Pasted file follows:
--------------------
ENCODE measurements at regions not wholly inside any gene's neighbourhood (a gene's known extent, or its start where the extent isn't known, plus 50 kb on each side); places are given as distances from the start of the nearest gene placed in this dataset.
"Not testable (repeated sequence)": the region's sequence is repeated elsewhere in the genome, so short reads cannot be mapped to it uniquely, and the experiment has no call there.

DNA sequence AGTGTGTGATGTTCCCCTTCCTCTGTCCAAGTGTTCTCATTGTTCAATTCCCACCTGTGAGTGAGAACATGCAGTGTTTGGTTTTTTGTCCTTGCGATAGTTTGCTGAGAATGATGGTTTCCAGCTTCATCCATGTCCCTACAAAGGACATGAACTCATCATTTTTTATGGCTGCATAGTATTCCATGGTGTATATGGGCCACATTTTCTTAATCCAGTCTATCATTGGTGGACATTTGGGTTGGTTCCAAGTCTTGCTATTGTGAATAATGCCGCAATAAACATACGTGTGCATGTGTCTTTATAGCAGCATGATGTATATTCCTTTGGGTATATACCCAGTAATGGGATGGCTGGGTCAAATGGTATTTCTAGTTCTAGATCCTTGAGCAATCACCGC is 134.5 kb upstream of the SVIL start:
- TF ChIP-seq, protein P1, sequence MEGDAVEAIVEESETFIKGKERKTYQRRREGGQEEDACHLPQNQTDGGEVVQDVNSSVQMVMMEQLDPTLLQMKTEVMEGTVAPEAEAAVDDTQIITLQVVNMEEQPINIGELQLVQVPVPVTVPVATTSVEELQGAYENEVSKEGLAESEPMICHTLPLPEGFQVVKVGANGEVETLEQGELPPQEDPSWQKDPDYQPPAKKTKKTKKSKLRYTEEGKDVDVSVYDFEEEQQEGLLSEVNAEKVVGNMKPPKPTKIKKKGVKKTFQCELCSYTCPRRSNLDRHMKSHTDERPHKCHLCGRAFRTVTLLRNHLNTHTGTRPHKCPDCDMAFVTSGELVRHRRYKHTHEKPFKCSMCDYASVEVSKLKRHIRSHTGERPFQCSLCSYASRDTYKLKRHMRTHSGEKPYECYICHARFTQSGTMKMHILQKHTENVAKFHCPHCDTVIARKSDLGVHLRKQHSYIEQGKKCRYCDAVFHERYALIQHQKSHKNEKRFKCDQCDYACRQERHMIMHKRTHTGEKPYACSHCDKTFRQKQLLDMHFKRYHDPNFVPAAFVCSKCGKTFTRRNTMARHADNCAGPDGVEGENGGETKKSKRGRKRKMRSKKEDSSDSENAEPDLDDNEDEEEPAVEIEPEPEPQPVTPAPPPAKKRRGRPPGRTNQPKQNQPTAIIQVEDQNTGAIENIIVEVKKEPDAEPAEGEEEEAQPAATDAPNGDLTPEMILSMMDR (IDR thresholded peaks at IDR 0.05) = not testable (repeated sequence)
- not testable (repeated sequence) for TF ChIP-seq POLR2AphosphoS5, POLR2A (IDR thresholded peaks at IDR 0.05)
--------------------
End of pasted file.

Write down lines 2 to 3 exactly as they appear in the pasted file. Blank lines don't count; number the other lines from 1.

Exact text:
"Not testable (repeated sequence)": the region's sequence is repeated elsewhere in the genome, so short reads cannot be mapped to it uniquely, and the experiment has no call there.

DNA sequence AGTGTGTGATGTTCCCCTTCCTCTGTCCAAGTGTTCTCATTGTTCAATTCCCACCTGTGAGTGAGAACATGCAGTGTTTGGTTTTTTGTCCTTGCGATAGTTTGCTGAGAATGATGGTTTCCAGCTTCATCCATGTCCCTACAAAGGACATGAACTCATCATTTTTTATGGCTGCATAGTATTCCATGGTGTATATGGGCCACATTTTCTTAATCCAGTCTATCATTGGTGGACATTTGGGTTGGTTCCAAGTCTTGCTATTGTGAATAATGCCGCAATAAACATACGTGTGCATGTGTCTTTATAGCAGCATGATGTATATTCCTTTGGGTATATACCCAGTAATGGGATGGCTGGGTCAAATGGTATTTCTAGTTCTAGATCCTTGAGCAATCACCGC is 134.5 kb upstream of the SVIL start: